Volume 3 Issue 9 • October 12, 2010

In This Issue ...


CCA annual fall Parliament fly-in

After a long Parliamentary summer recess, the Canadian Cattlemen’s Association (CCA) wasted no time in resuming its engagement with MPs to advocate on behalf of Canada’s 86,000 beef cattle producers. The CCA Country Picnic on Parliament Hill is a popular annual event that this year attracted nearly 600 people including more than 150 MPs and 30 Senators.

Canfax Market BriefsThe Sept. 28 event provided the opportunity for 15 CCA and provincial cattle association representatives to interact with key lawmakers and update them on our various policy needs.

All told, the CCA and provincial cattle reps held nearly 20 private meetings with individual MPs to
discuss issues in greater detail. This included a meeting between the CCA President Travis Toews, Vice-President Martin Unrau and Agriculture Minister Gerry Ritz.

The gist of the messaging from cattle producers is that although optimism is picking up and cattle prices are improving, not all parts of the country are sharing equally. Accordingly, we need progress on a number of federal government files to realize the full potential for the Canadian cattle industry in the coming years. 

We complimented Minister Ritz and International Trade Minister Peter Van Loan, as well as Prime Minister Stephen Harper, regarding their efforts on market access barriers and identified our top priorities for further progress in the year ahead. 

We noted the Specified Risk Material (SRM) disposal funding in the 2010 Federal Budget was working and that a second year is required to bridge the gap until technology investment projects currently in development can come on line. We highlighted the deficiencies of the current business risk management programs for livestock producers and had some excellent conversations about creating a new national cattle price and basis insurance program.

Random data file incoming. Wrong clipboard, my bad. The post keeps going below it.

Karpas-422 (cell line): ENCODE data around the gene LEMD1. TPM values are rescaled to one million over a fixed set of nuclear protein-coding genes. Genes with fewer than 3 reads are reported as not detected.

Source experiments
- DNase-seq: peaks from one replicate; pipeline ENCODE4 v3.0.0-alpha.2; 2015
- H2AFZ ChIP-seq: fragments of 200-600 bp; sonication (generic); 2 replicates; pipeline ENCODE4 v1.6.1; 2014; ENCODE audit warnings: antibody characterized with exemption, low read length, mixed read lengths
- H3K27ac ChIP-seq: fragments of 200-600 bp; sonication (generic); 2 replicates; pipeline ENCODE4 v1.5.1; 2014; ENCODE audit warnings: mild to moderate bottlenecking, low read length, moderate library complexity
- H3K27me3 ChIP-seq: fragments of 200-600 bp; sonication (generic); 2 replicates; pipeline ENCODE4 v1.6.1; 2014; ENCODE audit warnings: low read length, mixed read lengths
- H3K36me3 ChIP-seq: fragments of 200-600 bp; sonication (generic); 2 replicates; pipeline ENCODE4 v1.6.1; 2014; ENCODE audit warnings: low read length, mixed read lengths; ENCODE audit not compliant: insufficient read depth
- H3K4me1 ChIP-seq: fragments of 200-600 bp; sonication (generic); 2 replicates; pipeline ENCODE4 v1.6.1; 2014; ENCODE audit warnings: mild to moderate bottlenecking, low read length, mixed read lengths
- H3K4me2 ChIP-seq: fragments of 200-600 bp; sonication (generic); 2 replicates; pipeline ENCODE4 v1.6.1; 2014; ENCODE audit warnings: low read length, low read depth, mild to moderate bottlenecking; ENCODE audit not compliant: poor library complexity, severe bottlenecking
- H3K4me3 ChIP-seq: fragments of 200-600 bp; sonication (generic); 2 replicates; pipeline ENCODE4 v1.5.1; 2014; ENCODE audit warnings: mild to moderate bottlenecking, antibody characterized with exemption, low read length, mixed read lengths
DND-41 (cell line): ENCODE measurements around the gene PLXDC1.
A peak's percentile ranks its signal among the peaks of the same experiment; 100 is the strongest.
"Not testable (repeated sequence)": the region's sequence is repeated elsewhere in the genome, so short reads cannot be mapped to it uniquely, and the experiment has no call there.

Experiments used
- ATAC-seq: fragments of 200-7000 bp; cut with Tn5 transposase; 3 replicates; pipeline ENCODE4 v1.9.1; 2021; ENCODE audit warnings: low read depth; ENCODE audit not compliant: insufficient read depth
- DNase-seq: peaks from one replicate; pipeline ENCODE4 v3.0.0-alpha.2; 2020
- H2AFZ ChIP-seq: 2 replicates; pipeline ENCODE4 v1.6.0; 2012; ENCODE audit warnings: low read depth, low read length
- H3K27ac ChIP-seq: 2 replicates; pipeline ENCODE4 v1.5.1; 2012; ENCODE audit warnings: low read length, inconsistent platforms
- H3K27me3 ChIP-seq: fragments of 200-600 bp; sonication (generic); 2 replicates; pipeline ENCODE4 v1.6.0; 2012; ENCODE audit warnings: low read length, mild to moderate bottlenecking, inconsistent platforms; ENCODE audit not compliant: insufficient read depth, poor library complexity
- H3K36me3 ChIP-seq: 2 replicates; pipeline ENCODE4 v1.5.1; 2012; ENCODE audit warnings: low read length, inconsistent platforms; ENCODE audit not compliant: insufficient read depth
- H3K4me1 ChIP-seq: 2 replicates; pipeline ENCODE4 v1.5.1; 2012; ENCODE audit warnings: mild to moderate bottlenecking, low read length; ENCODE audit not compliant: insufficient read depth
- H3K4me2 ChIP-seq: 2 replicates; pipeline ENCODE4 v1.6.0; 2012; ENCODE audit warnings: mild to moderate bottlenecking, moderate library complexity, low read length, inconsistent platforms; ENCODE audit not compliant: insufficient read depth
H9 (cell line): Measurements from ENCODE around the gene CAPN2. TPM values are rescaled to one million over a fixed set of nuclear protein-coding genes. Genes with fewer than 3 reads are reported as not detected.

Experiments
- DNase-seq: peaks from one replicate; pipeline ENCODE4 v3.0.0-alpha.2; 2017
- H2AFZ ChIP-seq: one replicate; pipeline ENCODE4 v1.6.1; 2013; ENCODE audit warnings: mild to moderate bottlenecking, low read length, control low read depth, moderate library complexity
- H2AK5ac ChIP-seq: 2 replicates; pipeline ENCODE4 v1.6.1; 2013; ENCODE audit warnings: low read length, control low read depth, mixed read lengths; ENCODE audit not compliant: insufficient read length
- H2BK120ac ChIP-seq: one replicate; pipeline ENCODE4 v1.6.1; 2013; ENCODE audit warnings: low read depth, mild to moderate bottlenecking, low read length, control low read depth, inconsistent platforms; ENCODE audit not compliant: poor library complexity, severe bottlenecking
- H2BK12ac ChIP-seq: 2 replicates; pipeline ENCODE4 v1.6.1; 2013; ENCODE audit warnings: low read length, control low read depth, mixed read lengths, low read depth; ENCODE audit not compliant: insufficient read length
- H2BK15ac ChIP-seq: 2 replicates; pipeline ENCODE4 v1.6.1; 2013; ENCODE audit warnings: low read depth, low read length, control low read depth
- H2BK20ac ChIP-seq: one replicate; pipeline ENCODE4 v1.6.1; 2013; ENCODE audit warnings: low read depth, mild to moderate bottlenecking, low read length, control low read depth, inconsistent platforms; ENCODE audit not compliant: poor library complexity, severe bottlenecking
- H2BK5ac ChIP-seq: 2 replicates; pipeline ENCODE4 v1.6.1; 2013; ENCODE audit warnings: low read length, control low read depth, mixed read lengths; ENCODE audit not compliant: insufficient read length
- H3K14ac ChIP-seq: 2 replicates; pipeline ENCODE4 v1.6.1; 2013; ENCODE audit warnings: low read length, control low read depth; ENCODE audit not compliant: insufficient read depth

The CCA thanks the Canadian Meat Council for paying for the delicious slow-roasted Canada AAA Strip Loin served at the 2010 CCA Country Picnic on Parliament Hill.


e+v grading camera gets the green light

The Canadian Food Inspection Agency (CFIA) has approved the use of e+v Technology GmbH Beef Instrument Technology to be used as a grading aid within the Canadian beef grading system.

The latest in computer grading technology, the e+v approval marks the first major advancement in the Canadian system since the Computer Vision System (CVS) camera was introduced in 1999. The new technology enables improved grading accuracy under current grading regulations.

Canfax Market BriefsMark Klassen, the CCA Director of Technical Services, initiated the approval process by working with the manufacturer to secure equipment for testing and worked with the team of scientific and industry experts on the research.

“The CCA has long been an advocate of computer vision grading because of the potential for the machine to make numerous measurements in the very short period of time currently available to grade each carcass,” said Klassen.

Generally, graders have around 15 seconds to evaluate a carcass on a moving rail and may use visual estimates or a yield ruler to capture the measurements.

The e+v grading instrument is a stationary machine that photographs and analyses the rib eye area between the 12th and 13th ribs of each carcass as they pass by on a moving rail. At present, three packers in Canada have a moving rail - XL Beef in Brooks, Cargill High River and Cargill Guelph, all of which have installed the instrument. The e+v technology is already approved for use in the U.S. and is installed in more than 20 American packing plants. The camera has essentially become the North American Standard, said Klassen.

At present, the computer grading camera measures grade fat, rib eye width, rib eye depth, calculation of a lean yield percentage, lean yield grade and a marbling score. In some situations, such as where it is difficult for the camera to get an accurate reading, a grader can overrule the camera's grading.

The technology is objective and assesses marbling under the same light and at the same distance from the rib eye based on minute calculations of red and white pixels within the traced muscle. This will reduce the variability inherent with human assessment, said Cindy Delaloye, General Manager of the Canadian Beef Grading Agency (CBGA).

Another advantage of the new technology is that the information can be stored, shared and further analyzed.